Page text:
Richard joins Ryan Doyle and guest host Tamara Cherry of the NewsTalk 1010 afternoon show to talk about Squirt soda and the origin of the tequila-based cocktail the Paloma, and some movies to watch on the weekend, including “Black Widow” and “No Sudden Move.”
Richard speaks to “CTV News at Six” anchor Andria Case about the best movies and television to watch this weekend including “Black Widow” (on Disney+ with premium access), the all-star Crave film “No Sudden Move” and the Netflix slasher flick “Fear Street Part 2: 1978.”
Richard joins CP24 to have a look at new movies coming to VOD, streaming services and theatres including “Black Widow” (on Disney+ with premium access), the all-star Crave film “No Sudden Move” and the Netflix slasher flick “Fear Street Part 2: 1978.”
Richard and CTV NewsChannel morning show host Marcia MacMillan chat up the weekend’s big releases including “Black Widow” (on Disney+ with premium access), the all-star Crave film “No Sudden Move” and the Netflix slasher flick “Fear Street Part 2: 1978.”
Richard sits in on the CFRA Ottawa morning show with host Bill Carroll to talk the new movies coming to theatres, VOD and streaming services including “Black Widow” (on Disney+ with premium access), the all-star Crave film “No Sudden Move” and the Netflix slasher flick “Fear Street Part 2: 1978.”
Richard joins NewsTalk 1010’s Jim Richards on the coast-to-coast-to-coast late night “Showgram” to play the game “Did Richard Crouse like these movies?” This week we talk about the Marvel family drama “Black Widow” (on Disney+ with premium access), the all-star Crave film “No Sudden Move” and the Netflix slasher flick “Fear Street Part 2: 1978.”
“No Sudden Move,” a new Steven Soderbergh film starring Don Cheadle and Benicio del Toro and now playing on Crave, is a film noir that gets lost in its knotty plot, but is kept on track by a top-notch cast.
Set in 1954 Detroit, the action begins with Jones, a shady character played by Brendan Fraser, recruiting three low level criminals, Curt (Cheadle), Ronald (del Toro) and Charley (Kieran Culkin), for a job that pays too much to be as easy as he says it will be. They all agree, just so long as someone named Frank (Ray Liotta) won’t be involved.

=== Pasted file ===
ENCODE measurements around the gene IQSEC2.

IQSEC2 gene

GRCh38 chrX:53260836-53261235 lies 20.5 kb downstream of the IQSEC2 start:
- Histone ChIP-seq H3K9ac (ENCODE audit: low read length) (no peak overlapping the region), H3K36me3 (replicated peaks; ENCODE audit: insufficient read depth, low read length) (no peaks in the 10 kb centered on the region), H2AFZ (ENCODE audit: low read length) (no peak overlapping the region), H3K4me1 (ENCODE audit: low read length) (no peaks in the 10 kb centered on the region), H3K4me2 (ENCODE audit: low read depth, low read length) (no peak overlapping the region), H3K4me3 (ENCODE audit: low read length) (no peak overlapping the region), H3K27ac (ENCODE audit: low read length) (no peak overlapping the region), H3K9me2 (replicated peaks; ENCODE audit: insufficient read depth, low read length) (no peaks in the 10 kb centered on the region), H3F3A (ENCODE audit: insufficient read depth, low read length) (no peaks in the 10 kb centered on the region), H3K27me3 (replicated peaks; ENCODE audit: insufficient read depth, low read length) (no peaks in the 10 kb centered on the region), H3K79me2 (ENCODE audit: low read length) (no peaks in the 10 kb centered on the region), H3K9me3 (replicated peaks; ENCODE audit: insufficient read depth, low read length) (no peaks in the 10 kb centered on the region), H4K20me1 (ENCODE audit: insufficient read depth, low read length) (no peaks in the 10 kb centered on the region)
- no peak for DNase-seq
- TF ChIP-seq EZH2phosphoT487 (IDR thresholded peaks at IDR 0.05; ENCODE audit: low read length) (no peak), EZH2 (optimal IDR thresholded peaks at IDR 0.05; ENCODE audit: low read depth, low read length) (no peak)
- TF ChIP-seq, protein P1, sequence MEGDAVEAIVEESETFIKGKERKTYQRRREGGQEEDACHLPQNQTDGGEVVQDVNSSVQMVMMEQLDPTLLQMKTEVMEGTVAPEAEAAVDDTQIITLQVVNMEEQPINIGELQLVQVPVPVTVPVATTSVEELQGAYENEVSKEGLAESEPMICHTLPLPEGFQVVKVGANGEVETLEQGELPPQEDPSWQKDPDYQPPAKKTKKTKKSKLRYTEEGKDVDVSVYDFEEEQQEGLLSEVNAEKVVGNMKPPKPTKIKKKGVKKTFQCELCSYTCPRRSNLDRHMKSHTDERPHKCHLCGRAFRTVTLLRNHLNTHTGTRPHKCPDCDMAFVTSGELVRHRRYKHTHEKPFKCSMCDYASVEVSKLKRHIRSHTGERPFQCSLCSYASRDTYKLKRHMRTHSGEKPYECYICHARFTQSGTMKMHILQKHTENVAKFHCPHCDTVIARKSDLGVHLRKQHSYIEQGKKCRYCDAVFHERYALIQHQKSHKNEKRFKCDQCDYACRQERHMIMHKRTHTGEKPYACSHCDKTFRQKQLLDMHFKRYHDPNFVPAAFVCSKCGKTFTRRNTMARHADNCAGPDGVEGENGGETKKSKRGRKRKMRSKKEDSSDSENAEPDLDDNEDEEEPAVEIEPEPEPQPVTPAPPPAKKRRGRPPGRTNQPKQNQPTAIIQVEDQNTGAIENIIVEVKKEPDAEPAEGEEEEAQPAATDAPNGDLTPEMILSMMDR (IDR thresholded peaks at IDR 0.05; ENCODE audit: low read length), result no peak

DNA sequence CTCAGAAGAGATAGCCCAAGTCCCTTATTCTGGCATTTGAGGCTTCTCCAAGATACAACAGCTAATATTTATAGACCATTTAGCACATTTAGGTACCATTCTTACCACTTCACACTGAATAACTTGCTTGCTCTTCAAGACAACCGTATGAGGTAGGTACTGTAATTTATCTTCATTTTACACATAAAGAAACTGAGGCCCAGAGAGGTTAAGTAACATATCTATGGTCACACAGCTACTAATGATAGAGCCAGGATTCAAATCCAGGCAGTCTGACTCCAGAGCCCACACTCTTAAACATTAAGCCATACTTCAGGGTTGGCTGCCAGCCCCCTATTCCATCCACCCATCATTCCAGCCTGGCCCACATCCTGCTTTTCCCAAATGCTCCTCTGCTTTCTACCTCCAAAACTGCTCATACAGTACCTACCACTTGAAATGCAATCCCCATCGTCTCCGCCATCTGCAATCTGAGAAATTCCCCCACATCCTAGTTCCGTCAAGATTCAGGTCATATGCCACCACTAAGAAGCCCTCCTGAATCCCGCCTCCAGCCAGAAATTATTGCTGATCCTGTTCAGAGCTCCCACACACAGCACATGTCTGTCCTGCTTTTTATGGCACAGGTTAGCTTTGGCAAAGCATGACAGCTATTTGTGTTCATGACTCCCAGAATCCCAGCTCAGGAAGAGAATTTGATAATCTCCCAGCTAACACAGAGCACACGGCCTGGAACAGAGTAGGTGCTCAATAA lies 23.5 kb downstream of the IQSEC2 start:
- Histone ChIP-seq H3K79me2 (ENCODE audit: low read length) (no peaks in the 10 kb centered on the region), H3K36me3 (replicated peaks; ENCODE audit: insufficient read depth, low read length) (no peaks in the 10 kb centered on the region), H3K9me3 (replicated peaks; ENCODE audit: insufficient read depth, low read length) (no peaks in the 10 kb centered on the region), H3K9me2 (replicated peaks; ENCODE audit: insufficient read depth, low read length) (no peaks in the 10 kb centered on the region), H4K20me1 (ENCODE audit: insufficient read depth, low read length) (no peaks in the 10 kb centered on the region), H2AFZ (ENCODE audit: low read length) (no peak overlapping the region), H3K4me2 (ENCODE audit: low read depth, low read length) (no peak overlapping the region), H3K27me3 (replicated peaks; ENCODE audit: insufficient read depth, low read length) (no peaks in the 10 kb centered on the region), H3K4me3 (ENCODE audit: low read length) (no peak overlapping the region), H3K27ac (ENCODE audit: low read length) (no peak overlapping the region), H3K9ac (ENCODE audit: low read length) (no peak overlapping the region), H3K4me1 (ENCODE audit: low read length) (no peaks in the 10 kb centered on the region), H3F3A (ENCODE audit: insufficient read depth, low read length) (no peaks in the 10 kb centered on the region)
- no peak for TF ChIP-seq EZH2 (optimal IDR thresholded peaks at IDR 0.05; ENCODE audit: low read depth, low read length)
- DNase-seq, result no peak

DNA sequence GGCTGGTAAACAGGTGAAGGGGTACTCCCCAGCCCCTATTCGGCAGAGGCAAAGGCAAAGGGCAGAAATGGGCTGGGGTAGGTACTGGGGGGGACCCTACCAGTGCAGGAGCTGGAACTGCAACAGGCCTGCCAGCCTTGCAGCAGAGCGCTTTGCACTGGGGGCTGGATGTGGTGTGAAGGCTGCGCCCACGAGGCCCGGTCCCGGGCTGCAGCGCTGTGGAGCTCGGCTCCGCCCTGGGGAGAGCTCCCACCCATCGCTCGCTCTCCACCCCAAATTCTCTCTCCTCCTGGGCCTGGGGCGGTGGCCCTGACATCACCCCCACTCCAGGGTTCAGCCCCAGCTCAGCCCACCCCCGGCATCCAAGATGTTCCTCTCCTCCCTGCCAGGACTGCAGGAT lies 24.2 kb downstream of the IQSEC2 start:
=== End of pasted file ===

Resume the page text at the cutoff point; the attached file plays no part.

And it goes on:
Their job is to invade General Motors accountant Matt Wertz’s (David Harbour) home, keep his family quiet for an hour while he retrieves a document from his boss’s safe.
Sounds simple, but this is Detroit in 1954. Industrial espionage between the Big Three car companies is a dangerous game, and, of course, Frank is involved. “Everybody has a problem with Frank these days.”
As things spin out of control, greed kicks in and the fast cash the small-time criminals hoped to make causes big time problems.
Soderbergh immerses his characters and the viewer in a world that where secrets propel the action. No one is who they seem and motives are even murkier. It makes for a twisty-turny story that is part crime story, part social history of the spark that ignited the slow decline of Detroit.
To add to the disorientation, Soderbergh shoots the action through a fish eye lens that blurs the edges of the screen, mimicking the script’s moral fog.
“No Sudden Move” almost bites off more than it can chew. It’s occasionally clunky, with too many double-crosses and characters vying for screen time, but the star-studded cast cuts through the script’s noise with ease. The result is a caper that flier by, buoyed by surprises (including a big-name uncredited cameo), snappy dialogue and a great debt to Elmore Leonard.
Jay Ward may not a household name, but many of the characters he created are.
As the Grand Poobah at Jay Ward Productions he produced the animated television shows that gave us Rocky & Bullwinkle, Dudley Do-Right, Peabody and Sherman and George of the Jungle among others.
His cartoons weren’t just for kids. The Los Angeles Times wrote, “The good ones, which Ward was a master at creating, worked at two levels: one direct and another wonderfully satiric.”
This weekend his characters take over the big screen in Mr. Peabody & Sherman, an animated film starring the voices of Modern Family’s Ty Burrell, Stephen Colbert and Leslie Mann.
Based on Peabody’s Improbable History segment from the Rocky and Bullwinkle Show, the movie sees the duo use the WABAC machine to ping pong through time, interacting with everyone from Marie Antoinette to King Tut to Leonardo da Vinci and Albert Einstein.
Mr. Peabody & Sherman isn’t the first film based on Ward’s characters.